British-born NASA astronaut Piers Sellers died of pancreatic cancer at the age of 61 in Houston on Friday, officials said.
NASA released a statement mourning Sellers, a climate scientist who flew to the International Space Station in 2002, 2006 and 2010 and performed six spacewalks during his time in the space program.
“Today we lost a tremendous public servant who was dedicated to NASA, the nation and the world. He was a strident defender and eloquent spokesperson for our home planet, Earth,” NASA Administrator Charles Bolden said. “Spacewalker and scientist, free thinker and friend to our planet, and all who seek new knowledge, to say he will be missed would be a gross understatement.”
Fellow astronauts, including Tim Peake of the European Space Agency, paid respects to Sellers.
“Saddened to hear the loss of British born astronaut Piers Sellers – a true inspiration,” Peak said on Twitter. “Thoughts are with his family.”
Sellers was born in Crowborough, East Sussex on April 11, 1955 and began working for NASA as a scientist in 1982 before becoming a member of the astronaut corps in 1996, according to the BBC.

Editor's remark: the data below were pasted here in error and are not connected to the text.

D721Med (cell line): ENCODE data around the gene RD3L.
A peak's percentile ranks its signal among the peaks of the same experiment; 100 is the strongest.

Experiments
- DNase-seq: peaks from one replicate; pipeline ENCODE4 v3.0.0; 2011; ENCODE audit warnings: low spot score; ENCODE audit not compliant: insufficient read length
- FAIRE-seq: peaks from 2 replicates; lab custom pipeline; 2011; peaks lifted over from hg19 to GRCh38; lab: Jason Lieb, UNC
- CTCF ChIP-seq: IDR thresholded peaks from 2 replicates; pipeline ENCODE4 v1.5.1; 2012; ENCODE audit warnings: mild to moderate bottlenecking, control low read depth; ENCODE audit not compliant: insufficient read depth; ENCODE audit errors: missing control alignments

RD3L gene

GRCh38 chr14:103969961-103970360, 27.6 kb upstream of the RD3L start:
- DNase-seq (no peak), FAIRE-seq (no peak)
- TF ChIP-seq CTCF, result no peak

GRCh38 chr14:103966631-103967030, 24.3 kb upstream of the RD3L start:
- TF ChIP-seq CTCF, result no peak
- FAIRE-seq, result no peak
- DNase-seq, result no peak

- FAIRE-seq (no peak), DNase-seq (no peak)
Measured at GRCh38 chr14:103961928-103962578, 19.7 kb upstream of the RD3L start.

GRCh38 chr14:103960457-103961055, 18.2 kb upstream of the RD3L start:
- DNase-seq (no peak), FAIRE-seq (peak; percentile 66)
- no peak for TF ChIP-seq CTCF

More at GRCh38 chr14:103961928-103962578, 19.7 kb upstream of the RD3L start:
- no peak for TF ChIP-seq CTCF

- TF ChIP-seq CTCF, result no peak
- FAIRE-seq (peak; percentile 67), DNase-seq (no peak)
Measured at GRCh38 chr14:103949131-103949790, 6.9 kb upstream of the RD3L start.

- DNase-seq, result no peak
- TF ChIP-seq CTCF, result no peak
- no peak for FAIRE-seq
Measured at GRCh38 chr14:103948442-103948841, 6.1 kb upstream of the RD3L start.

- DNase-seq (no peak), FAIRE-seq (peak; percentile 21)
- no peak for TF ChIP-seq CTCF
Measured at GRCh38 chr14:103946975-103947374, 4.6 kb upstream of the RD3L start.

During his three trips to orbit he demonstrated robotics, performed research and helped build the International Space Station.
He was diagnosed with stage four pancreatic cancer in 2015, and wrote an op-ed about the diagnosis in the New York Times.
“As an astronaut, I spacewalked 220 miles above the Earth. Floating alongside the International Space Station, I watched hurricanes cartwheel across oceans, the Amazon snake its way to the sea through a brilliant green carpet of forest, and gigantic nighttime thunderstorms flash and flare for hundreds of miles along the Equator,” Sellers wrote. “From this God’s-eye-view, I saw how fragile and infinitely precious the Earth is. I’m hopeful for its future.”
Sellers also appeared in Leonardo DiCaprio’s documentary, Before the Flood, to discuss climate change.
“His legacy will be one not only of urgency that the climate is warming but also of hope that we can yet improve humanity’s stewardship of this planet,” Bolden said. “His cancer diagnosis became a catalyst for him to work even harder on efforts to save the planet from global warming for the benefit of future generations.”
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